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Bogotá to Parque Tayrona

Just get me to the Caribbean!

sunny 37 °C

My last night in Bogotá was also Paddy’s last night. His friends were all either sick or were in the midst of exams so they weren’t up for a crazy night out. So I went to Paddy’s house to finish off a bottle of red, and then we went to a club called Baum, just the two of us.
The club was really cool, it had two main areas. One was inside, and the other outside underneath a massive oak tree covered in fairy lights. There was a dj in each area, playing some pretty trippy music. We danced ALL night, met some pretty cool new people, and just partied until the lights came on at 5.30am. We said our farewells outside the bar and made our way home.
At 8.30am I had to get up to go to the airport, I was so tired and still tipsy from the previous night. Ari and Angie drove me to the airport early, as it was the day of the game and we weren’t sure about traffic or delays. Unfortunately, my plane was delayed 8 hours! And because I was there early, that meant I had to wait for 10 hours in the world’s most boring airport! So was the rest of my flight, who at one point were all crowded around the check in desk, screaming abuse at the airline! It was so intense, I actually left because I was scared of what might happen. The police were called in, and I never saw how it turned out because I knew that there was nothing a tantrum can do to fix a flight delay.
I was so tired that I actually curled up on a cold concrete floor and slept like a homeless person, I didn’t even care! I watched the Colombia – Brasil game at the airport, crowded in front of tiny tv’s with hundreds of other people. When Colombia lost, everyone shed a tear – even myself I don’t think I have ever backed a team to the same extent as I have Colombia in this FIFA world cup. Football here is more than just a game, it gives people hope. Every child on every street corner is kicking a ball, all of the cafes and bars are alive with the talk of football and the games, speaking of the chance that the world cup is giving for Colombians to be known internationally in a positive light, rather than being famous for the cartels and drugs that haunt their past. When James Rodriguez cried at the referee’s final whistle, so did 47 million Colombians – and 1 very tired and hung over kiwi girl too.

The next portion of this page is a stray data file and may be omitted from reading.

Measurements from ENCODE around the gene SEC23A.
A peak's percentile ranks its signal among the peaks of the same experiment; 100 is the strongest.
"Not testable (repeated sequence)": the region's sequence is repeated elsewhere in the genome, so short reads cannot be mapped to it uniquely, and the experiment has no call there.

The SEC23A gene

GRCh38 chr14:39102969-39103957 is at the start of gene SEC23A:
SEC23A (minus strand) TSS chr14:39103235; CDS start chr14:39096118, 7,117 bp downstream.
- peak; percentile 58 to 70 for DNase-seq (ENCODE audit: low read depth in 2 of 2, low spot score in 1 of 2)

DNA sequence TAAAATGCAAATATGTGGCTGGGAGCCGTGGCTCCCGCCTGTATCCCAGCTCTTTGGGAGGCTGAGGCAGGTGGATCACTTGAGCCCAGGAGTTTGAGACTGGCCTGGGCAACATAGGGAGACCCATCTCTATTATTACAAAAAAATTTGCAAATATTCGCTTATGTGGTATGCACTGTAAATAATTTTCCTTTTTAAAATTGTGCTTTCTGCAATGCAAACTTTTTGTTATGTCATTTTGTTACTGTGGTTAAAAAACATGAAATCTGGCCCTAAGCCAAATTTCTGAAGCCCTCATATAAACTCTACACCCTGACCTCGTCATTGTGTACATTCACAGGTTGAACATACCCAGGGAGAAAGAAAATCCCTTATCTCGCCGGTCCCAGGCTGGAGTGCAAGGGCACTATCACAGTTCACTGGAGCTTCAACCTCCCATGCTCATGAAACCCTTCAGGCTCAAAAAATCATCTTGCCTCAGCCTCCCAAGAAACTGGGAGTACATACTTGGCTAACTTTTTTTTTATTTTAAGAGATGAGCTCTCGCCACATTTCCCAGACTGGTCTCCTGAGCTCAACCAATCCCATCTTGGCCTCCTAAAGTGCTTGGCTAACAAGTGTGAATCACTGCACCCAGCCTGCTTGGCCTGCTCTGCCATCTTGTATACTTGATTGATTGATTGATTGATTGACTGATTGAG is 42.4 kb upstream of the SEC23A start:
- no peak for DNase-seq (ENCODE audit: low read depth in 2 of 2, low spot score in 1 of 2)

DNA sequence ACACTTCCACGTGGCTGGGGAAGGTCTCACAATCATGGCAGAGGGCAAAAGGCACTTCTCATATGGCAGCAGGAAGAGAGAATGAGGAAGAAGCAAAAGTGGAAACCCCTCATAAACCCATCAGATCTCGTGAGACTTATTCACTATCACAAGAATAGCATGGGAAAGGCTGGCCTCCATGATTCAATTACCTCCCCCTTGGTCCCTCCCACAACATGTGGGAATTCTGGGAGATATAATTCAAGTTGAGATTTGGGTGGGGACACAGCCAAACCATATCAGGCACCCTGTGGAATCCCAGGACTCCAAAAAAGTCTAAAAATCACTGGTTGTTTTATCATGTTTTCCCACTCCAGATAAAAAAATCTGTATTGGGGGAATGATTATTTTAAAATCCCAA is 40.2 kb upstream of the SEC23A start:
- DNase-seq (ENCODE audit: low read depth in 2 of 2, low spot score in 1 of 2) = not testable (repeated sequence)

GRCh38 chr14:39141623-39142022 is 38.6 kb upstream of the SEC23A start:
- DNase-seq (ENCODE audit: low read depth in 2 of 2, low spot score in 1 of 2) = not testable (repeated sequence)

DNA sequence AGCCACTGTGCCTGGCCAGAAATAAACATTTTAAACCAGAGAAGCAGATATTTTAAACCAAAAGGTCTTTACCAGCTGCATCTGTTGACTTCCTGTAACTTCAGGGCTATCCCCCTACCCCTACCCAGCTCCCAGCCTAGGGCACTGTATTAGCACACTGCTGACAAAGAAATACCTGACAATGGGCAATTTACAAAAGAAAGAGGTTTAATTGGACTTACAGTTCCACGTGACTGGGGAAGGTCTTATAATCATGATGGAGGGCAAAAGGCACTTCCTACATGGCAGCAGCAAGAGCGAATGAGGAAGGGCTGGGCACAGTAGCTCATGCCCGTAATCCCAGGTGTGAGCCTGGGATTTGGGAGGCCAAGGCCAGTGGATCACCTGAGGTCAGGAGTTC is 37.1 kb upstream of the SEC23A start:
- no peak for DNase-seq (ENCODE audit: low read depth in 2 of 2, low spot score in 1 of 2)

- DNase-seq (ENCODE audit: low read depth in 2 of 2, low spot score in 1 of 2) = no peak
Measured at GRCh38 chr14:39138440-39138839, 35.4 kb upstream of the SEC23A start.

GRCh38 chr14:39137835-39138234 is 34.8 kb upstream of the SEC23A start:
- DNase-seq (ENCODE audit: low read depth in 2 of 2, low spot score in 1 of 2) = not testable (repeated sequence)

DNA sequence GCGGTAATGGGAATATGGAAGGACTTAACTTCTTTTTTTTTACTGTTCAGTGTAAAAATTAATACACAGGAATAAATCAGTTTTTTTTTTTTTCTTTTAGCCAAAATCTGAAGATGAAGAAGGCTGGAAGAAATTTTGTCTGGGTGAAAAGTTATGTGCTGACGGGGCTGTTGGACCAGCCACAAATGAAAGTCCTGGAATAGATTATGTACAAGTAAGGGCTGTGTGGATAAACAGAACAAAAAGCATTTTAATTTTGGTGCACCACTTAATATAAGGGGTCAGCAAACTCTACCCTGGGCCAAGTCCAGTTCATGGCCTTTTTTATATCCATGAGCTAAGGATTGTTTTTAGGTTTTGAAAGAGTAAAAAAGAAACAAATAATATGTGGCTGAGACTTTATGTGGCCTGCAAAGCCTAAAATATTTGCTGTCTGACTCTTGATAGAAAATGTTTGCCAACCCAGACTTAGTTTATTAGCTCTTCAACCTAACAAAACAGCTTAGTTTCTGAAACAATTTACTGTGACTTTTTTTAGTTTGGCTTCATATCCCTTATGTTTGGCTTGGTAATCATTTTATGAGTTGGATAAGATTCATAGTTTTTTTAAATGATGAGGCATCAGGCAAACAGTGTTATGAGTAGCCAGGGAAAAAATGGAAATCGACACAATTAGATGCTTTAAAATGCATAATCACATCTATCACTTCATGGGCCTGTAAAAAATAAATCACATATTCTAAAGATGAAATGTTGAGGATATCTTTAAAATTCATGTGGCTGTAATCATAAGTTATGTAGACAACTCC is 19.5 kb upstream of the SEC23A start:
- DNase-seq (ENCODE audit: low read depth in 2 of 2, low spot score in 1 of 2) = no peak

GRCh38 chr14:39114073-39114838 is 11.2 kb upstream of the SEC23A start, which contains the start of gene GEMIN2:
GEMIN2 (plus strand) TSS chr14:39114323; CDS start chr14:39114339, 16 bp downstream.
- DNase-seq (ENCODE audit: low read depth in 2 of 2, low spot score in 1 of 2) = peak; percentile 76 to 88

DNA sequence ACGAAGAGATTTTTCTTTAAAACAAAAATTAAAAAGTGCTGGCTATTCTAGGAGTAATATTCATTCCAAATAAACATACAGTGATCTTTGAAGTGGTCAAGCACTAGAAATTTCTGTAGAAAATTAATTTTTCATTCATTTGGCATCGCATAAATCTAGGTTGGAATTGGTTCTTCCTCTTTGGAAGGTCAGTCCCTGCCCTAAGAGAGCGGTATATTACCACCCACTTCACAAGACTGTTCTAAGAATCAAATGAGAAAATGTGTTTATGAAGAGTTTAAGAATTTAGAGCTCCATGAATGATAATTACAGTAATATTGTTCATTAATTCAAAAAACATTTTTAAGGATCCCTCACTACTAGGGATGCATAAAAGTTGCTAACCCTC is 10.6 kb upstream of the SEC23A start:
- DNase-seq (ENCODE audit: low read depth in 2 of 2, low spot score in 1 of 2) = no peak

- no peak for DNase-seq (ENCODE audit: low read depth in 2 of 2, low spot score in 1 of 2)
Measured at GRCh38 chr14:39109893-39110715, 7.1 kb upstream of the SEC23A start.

When it was finally time to board my flight, I followed the signs to the gate where I sat and waited…and sat and waited…and sat and waited… I kept checking the board to make sure I was at the right gate, everything said that I was. But the sign at the actual gate said Cartagena, and I was headed to Santa Marta. I figured that the plane was just delayed further so waited a little longer, always keeping an eye on the board which hadn’t changed – and then suddenly it did, and the board said departed! I was so upset, I didn’t know what to do. I tried to talk to the people at the gate, but they told me to go to the back of the massive line for Cartagena. So I walked all the way back to security, by which point I was quite tearful. I told them what had happened, and they said I must go and speak with the airline as the plane had definitely departed. I began to bawl my eyes out, like a baby. Not only was I super hung over and exhausted, I had waited 11 hours in the airport, Colombia had lost the game, and I had now missed my flight! I found the Viva Colombia check in counter (easily, as by this point I had seen everything in the airport 20,000 times!) and I approached a friendly looking man in my only mood other than extreme happiness; life-is-over-and-I-can’t-see-anything-positive-I-think-I-will-go-to-bed-and-never-get-up-tears-and-snot-everywhere mode. The poor man, I feel quite sorry for him now as he had to listen to me blubbering in broken Spanish, exactly what had happened. He just looked at me, smiled and said “calm down girl, I will look after you.” He told me that he was very sorry, that the airline would put me up in a hotel, I would get free taxi’s, free dinner and breakfast, free washing of my one and only outfit (as my bag had gone to Santa Marta without me) and that I would be put onto the next available flight the following day.
The hotel was really lovely, super clean and with the most amazing shower I have ever had in my life. I actually curled up on the floor in a ball underneath this 5 different head shower, and just washed away the worst day ever!
I finally arrived in Santa Marta, 30 hours after I had first tried to check in for my flight. I was also given 2 free tickets to use on any national Viva Colombia flight. I am not sure when I am going to use them, I have until February. I may go to San Andres because the tickets there can be quite expensive. I’m not sure exactly what I will do, but I am very grateful to Viva Colombia and my friend at the airline certainly did look after me! Everyone I have met can’t believe it, apparently Viva Colombia is the cheapest, most unreliable, unfriendly airline around and the way they looked after me is just unheard of – a little Katy luck perhaps?